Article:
Photo of Rome's skyline. Photo of Rome's skyline.

A place where old stands next to new, Rome, or the Eternal City, is the largest city in Italy and a haven for history lovers. Situated in the Lazio region on the banks of the River Tiber, Rome enjoys a Mediterranean climate and boasts an impressive number of ancient monuments and ruins. Access can be tricky in places and the roads a little daunting to cross, but good public transport systems and a growing awareness of accessibility around the city makes getting around easier. Don’t forget to ensure your return to Rome with a coin in the city’s famous Trevi Fountain!

Where to stay with good access

Barcelo Aran Mantegna is a large modern hotel in the south of Rome. It was reviewed by one visitor who described it as a ‘superb, large, modern and well appointed’ hotel that has ‘excellent access throughout’ for wheelchair users’.

Places to eat

Photo of people eating outside in Rome.

Italy is famous for its food, and Rome is no exception. Osterias and pizzerias line the narrow streets and wide open squares of the city, all but a few offering outdoor seating with fans dusting cool water over diners. You may find that you seldom go inside any of these restaurants, as table service on the street is so good at Roman eateries. Try Campo de’ Fiori or Piazza Navona, two squares packed full of Italian restaurants. For hidden gems, venture over to Trastevere or out to Pigneto for greater diversity.

Photo of Fatamorgana.

But wait, a trip to Rome would not complete without trying some world famous gelato! Everyone will name somewhere different as the best gelato shop in the city, but it’s worth checking out Fatamorgana in Trastevere for unusual flavours. You can expect to see names such as peaches and wine, pineapple and ginger, or even carrot cake flavoured gelato! One reviewer gave this shop 4 stars saying, ‘the doors are permanently propped open’ and that ‘the floors are tiled and smooth.’

Photo of market stalls.

If you’d rather cook something yourself, Rome is bursting with fresh ingredients from the Lazio countryside! Explore one of the many markets around the city, such as the stalls at Campo De’ Fiori (market by day, restaurants by night), or the vegetable market in Pigneto. The Pigneto market has been rated 4 stars by one visitor who said ‘the best part is, there’s barely a cobblestone in sight!’. Look out for the colourful wall murals around this neighbourhood which can be accessed by Metro.

Also worth checking out is Eataly, the world’s largest Italian food store in Ostiense. One reviewer wrote, ‘wide aisles, smooth floors, good signage and large lifts are what makes this food store accessible!’

Getting around

Photo of a Metro station.

Many of our reviewers have wrote about how accessible they have found the buses to be in Rome. Another has told us about the efficient Metro, and the anticipation of the new Line C which will have wheelchair access to every station on the line. Public transport is important in this cobbled and ancient city, so it is worth getting a hang of it early on in your trip! Read reviews of Rome’s transport hubs here.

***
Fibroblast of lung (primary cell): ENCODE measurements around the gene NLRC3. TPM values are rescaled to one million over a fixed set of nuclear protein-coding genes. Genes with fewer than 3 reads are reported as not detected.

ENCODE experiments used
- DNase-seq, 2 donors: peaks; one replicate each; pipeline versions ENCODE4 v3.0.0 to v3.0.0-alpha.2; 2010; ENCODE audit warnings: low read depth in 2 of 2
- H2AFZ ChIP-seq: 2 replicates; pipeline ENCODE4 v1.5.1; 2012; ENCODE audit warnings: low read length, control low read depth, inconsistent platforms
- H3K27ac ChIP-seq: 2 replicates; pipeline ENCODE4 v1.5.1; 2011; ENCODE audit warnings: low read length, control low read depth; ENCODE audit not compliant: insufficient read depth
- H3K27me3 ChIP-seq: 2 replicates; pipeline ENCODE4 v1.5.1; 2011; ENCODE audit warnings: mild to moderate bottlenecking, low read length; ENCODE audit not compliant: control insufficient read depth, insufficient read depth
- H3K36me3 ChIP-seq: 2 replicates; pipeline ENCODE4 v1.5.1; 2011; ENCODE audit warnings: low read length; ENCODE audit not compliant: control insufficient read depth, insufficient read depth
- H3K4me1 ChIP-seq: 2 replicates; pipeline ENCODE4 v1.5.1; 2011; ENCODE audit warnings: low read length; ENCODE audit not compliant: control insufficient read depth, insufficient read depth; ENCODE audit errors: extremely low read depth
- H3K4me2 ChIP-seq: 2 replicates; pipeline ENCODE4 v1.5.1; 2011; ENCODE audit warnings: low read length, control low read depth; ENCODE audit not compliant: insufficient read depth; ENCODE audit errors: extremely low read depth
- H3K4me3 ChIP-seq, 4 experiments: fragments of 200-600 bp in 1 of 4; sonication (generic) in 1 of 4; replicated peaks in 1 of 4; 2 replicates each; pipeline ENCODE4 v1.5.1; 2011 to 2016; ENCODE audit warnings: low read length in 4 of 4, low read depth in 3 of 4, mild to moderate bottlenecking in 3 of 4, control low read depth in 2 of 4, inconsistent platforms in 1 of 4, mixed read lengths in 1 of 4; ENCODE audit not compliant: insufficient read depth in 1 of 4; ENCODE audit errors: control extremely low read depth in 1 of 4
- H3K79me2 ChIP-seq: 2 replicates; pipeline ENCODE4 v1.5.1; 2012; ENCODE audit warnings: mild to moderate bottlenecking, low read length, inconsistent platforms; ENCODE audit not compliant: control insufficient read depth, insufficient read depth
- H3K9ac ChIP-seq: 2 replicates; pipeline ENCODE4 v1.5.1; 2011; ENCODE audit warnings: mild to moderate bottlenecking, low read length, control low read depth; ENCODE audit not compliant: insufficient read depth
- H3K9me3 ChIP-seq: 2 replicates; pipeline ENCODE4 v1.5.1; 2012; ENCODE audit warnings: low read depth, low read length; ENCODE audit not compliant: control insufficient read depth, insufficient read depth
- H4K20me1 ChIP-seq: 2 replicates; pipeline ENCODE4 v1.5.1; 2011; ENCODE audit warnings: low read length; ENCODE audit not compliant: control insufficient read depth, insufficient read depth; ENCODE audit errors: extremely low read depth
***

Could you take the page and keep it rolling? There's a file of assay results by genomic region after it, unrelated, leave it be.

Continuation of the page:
Ancient Rome

Photo of the Roman Forum.

Rome’s most iconic landmark, The Colosseum has been rated highly by Euan’s Guide reviewers! One reviewer wrote, ‘there are obvious issues with access being such an old site, but with very few exceptions, the entire site is accessible even with a wheelchair.’

A stone’s throw from The Colosseum is the Roman Forum, a fascinating landscape of ruins from the time of the Roman Empire. The site has varying levels of accessibility, and one reviewer wrote, ‘the Forum is quite hilly and can be steep in places, but they have signs with colour (and shape) coded paths to differentiate between difficult and easy routes. There are also features such as platform lifts and stair lifts where access isn’t level.’

Further north you’ll find the Pantheon, a highly preserved building of Ancient Rome that was built as a temple. One reviewer wrote, ‘getting to the Pantheon may be a bit tricky for some as the streets around it are cobbled. However, once you are there you’ll find that it is fully accessible.’

Step-free vantage point

Many of the best places to view the Roman rooftops are at the top of a flight of old stairs, but Parco Del Gianicolo is a large green space in the city that offers a dusty red and leafy green panorama of Rome, without the uneven steps to negotiate. One visitor wrote ‘it’s a nice place to see views of the city without having to climb stairs to the top on an old monument.’ This reviewer also wrote that visitors should be aware that some parts of the climb may involve walking on small stretches of quiet road.

Vatican City

Photo of Vatican City.

A feature unique to Rome is the existence of a different country within the city borders. The Vatican City is a major Christian pilgrimage site, and has been since the Middle Ages. Visitor numbers soar around Easter as Vatican pilgrims come to the seat of the papacy. One reviewer wrote about The Vatican saying ‘there is a lift up to The Basilica and a ramp into it.’ Be aware that a dress code is in place for many of the religious buildings in Rome and the Vatican City.

Ciampino Airport

Ciampino Airport is one of Rome’s two major airports and is located in the south of the city. It’s a small airport in size, but one reviewer has praised its accessibility saying, ‘there is a ramp leading into the airport where you are met with Braille directions and automatic doors. There was an electronic accessibility information podium to give you directions, disabled access information and useful tips.’

Have you been to Rome?

‘Rome is an old city so there are clearly some places that have not been adapted, but we had no issues at all and have been back three times!’ – Euan’s Guide reviewer, 2014.

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Last updated - July 2016